Israeli troops rolled into northern Gaza Tuesday, sparking the deadliest fighting with local militants in more than a year and killing at least 19 Palestinians, including two killed in the evening in an airstrike in the northern Gaza Strip.
Another 45 people were injured, 12 of them seriously, hospital officials said.
Taher Nounou, the spokesman for the Hamas administration in de facto control of Gaza, announced three days of mourning.
In the latest strike, a group of militants belonging to the Mujahidin Brigades of the Fatah movement were launching homemade rockets from northern Beit Hanoun at the Israeli town of Sderot, when they were struck by a missile fired from an Israeli aircraft.
In addition to the deaths in the incursion, a foreign volunteer in an Israeli kibbutz (agricultural commune) bordering the Strip was shot dead by a Palestinian sniper.
The 20-year-old volunteer from Ecuador was shot in the back while working in a potato field near the Israel-Gaza border fence.
Among the Palestinian dead was the son of 62-year-old Mahmoud al- Zahar, a senior Hamas hardliner. Mahmoud al-Zahar's son Hussam, 23, was taking part in Tuesday's fighting when killed, residents said.
Hussam is Mahmoud al-Zahar's second son to die in Israeli- Palestinian violence. Another son, Khaled, was killed in a September 2003 Israeli airstrike on his house. Al-Zahar and his now paralyzed wife were both moderately injured in that airstrike, which had come a day after double suicide bombings in Jerusalem and south of Tel Aviv.
"This crime is the fruit of US President George Bush's visit to the region," al-Zahar told reporters at the morgue after identifying his son's body.
"He encouraged the Israelis to kill our people," he said, in apparent reference to unconfirmed Israeli media reports that said Bush had given Israel the "green light" to target Hamas' political leadership.
Israel holds Hamas ultimately responsible for the increase in daily cross-border rocket and mortar attacks since the Gaza takeover.
Hamas will "respond to this crime in the suitable time and way," al-Zahar threatened. Referring to his son's death, he said: "There is no difference between martyrs. All of them fall for the sake of the land."
Palestinian President Mahmoud Abbas of the Fatah movement also condemned the Israeli incursion as a "massacre" and "slaughter," while his spokesman Nabil Abu Rudeineh said in the West Bank city of Ramallah that "these brutal acts weaken the positions of the Palestinian negotiator and harm the peace process."
Witnesses said a number of Israeli tanks and bulldozers drove some 400-500 metres into northern Gaza around dawn, reaching up to the eastern outskirts of Gaza City. They began levelling makeshift structures and agricultural fields, from which militants have been firing rockets into Israel.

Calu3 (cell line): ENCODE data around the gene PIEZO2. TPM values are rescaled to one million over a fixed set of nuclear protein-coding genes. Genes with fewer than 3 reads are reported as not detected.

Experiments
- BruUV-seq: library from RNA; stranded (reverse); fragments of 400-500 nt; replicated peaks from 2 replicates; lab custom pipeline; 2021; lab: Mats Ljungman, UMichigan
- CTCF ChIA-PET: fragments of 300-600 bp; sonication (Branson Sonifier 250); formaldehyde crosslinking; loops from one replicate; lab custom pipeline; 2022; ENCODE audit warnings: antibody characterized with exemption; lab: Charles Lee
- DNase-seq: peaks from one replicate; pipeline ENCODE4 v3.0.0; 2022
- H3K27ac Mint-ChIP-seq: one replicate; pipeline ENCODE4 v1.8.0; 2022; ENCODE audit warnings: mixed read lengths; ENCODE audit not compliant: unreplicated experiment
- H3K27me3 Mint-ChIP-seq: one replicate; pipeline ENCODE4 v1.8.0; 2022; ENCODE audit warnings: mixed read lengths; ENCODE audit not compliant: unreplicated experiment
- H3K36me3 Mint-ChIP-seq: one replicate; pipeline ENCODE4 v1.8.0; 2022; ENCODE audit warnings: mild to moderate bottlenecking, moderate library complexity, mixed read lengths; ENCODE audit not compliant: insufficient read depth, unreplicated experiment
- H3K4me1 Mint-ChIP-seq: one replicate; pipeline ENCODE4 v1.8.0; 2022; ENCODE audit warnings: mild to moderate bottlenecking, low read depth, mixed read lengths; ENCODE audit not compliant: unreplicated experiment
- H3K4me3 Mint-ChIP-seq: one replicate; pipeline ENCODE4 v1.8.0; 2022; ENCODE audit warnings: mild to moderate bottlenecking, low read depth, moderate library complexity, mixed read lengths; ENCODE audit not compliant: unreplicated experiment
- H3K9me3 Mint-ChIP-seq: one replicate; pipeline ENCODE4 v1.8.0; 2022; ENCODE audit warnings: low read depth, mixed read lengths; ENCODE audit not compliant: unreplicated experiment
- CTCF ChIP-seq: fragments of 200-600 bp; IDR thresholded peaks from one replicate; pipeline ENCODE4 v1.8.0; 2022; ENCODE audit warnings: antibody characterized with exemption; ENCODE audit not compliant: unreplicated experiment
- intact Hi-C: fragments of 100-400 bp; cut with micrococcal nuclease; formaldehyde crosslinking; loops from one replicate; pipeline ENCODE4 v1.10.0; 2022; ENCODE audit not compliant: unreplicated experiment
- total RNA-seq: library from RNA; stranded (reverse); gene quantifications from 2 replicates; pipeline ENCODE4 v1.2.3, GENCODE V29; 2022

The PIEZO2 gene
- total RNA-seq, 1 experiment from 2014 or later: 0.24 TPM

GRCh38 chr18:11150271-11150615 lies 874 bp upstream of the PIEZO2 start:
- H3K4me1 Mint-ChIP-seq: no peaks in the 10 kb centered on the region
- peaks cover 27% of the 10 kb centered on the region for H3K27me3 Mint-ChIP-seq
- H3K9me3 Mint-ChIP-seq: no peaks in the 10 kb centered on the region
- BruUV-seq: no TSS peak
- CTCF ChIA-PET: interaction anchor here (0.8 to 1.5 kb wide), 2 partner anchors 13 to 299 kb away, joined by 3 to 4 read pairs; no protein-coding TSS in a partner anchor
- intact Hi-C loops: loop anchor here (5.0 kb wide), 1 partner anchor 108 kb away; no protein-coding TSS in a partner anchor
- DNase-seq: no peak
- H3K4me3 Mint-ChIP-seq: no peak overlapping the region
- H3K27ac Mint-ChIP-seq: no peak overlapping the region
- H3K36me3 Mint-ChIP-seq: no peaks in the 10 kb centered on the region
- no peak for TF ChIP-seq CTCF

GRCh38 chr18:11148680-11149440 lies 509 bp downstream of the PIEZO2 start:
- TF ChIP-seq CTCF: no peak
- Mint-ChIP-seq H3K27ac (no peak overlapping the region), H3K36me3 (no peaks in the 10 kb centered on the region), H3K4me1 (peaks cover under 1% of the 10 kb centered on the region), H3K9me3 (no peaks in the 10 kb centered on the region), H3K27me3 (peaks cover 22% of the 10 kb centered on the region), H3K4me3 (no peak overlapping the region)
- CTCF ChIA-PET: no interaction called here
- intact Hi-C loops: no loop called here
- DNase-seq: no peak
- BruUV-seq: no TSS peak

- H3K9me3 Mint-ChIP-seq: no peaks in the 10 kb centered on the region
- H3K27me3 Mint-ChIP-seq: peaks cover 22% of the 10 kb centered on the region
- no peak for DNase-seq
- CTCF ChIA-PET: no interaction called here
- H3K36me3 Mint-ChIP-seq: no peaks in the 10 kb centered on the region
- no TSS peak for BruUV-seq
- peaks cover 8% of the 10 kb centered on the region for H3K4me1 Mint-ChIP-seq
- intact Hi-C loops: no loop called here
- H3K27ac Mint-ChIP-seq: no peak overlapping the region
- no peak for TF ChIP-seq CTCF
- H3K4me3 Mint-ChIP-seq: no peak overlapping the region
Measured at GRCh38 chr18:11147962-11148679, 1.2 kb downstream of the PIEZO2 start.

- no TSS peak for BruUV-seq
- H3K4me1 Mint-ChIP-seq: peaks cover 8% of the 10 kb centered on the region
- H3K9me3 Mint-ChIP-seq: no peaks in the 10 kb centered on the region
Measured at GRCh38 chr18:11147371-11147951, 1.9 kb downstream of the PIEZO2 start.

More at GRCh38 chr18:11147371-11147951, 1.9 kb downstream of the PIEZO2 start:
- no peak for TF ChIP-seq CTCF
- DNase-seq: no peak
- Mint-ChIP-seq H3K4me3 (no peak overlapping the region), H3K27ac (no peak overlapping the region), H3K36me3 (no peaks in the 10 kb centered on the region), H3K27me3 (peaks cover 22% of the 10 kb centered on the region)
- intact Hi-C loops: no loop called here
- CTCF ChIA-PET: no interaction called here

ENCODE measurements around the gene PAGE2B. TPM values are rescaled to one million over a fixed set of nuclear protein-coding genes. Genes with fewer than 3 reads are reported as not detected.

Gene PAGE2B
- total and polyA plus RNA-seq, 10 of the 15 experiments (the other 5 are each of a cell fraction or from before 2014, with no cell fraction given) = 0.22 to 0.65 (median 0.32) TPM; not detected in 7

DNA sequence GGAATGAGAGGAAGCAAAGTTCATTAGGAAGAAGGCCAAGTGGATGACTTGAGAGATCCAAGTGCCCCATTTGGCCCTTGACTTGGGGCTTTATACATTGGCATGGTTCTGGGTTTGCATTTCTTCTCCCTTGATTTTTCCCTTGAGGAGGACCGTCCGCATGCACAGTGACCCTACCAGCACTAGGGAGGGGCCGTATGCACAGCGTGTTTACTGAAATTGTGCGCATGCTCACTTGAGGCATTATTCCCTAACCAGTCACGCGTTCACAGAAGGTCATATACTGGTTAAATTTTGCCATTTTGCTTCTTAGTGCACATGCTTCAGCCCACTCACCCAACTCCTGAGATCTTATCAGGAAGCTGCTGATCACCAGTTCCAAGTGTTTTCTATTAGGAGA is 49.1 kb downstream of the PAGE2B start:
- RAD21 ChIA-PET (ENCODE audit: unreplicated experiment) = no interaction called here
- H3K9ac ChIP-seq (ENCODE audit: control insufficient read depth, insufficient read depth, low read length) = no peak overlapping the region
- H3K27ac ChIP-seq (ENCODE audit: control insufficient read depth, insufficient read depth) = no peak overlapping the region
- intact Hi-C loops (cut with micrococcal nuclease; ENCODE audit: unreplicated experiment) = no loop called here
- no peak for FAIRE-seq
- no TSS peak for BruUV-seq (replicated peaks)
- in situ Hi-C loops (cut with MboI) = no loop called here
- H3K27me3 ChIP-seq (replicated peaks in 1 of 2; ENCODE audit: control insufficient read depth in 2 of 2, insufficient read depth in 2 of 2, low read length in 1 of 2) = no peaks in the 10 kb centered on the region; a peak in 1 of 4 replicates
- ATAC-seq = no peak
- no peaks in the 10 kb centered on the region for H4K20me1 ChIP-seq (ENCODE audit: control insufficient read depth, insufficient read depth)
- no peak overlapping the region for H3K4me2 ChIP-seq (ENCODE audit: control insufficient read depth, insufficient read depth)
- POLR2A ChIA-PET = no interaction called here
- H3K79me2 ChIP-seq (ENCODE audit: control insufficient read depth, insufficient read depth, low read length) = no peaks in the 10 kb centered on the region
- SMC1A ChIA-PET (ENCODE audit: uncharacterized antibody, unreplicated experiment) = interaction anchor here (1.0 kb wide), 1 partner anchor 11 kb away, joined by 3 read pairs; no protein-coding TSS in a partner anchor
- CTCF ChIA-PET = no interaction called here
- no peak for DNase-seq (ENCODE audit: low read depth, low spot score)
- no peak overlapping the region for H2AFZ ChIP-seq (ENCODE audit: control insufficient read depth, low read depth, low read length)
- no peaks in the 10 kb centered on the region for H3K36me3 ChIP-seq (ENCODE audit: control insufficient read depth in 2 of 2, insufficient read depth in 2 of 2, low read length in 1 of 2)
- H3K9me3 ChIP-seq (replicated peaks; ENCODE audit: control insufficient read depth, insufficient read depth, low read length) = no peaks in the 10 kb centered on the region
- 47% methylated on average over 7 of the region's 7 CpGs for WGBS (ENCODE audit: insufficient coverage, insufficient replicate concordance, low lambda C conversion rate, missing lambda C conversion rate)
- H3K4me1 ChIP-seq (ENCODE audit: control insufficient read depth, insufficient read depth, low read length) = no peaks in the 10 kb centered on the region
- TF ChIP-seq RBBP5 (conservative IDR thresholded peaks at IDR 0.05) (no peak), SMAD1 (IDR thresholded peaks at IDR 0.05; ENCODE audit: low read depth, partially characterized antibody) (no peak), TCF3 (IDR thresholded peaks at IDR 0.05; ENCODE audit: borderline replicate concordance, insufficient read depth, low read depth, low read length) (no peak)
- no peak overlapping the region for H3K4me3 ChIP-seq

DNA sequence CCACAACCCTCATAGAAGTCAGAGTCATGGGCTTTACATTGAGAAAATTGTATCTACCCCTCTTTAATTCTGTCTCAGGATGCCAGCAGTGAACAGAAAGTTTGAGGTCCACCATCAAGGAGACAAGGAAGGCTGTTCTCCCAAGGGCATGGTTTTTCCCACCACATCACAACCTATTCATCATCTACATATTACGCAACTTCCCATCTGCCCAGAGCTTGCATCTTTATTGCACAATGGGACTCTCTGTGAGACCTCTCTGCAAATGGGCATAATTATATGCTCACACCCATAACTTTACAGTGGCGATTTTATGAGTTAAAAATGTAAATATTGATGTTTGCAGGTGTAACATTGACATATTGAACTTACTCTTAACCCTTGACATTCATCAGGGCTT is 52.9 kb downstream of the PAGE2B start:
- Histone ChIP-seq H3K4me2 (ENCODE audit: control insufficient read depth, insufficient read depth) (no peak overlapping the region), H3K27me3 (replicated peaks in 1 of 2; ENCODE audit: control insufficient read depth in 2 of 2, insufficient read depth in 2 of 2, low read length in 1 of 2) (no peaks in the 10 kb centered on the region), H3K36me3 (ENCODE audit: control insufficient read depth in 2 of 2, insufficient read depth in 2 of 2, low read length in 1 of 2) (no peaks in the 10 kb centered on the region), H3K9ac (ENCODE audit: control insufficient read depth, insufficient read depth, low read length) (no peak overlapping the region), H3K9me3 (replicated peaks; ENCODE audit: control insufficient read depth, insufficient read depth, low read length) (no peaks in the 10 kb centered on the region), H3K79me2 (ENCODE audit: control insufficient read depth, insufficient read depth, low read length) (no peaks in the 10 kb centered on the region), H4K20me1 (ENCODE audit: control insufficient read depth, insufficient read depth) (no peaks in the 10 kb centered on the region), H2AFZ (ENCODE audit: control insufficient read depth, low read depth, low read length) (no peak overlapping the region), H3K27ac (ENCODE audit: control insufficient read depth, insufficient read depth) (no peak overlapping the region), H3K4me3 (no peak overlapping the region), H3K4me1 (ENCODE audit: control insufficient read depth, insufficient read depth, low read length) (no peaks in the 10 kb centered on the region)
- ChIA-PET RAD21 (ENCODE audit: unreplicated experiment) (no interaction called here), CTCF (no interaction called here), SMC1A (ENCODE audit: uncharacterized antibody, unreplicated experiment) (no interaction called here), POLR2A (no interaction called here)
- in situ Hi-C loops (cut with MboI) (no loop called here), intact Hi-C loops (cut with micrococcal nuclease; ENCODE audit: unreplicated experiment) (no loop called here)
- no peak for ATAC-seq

An Israeli military spokeswoman in Tel Aviv said heavy fighting erupted when Palestinian militants confronted the force with mortars and semi-automatic fire. She said the Israel Air Force launched at least three airstrikes at a vehicle and squads of militants during the fighting.
"We are trying to target those armed terrorists in order to defend our people," Major Avital Leibovich told Deutsche Presse-Agentur dpa.
Hospital officials said nearly all the dead were militants, most of them members of Hamas' armed wing, but a 67-year-old civilian bystander was also among those killed.
The death toll was the highest in Israeli-Palestinian fighting since a November 8, 2006 Israeli artillery strike at the northern Gaza town of Beit Hanoun killed 18 Palestinians. Most of the dead at that time were civilians, many of them members of the same family. Israel at the time blamed a "technical fault" for missing its target, a squad of militants firing rockets into Israel.
The latest escalation in fighting came after Abbas' and Israeli Prime Minister Ehud Olmert's negotiators met in Jerusalem Monday for the first serious peace talks in seven years.
The negotiations were due to have started immediately after a November 27 peace conference in Annapolis, Maryland, but were delayed amid a dispute over Israeli settlement construction.
But after last week's visit by President Bush, the sides announced they would finally start talks on the "core issues" of their mutual conflict, including Jerusalem, borders and refugees.
Meanwhile, militants of the Islamic Hamas movement's armed wing, al-Qassam brigades, fired four homemade "Qassam" rockets at Sderot Tuesday evening.
It was the first direct rocket attack in a year by Hamas militants on the town, which has been subject to such attacks by other militant groups loyal to Hamas, mainly the Islamic Jihad and the Popular Resistance Committees.
Israeli Radio reported that one of the rockets that hit Sderot wounded at least five Israelis. A state of emergency was declared in the town, the report said. ( Dpa )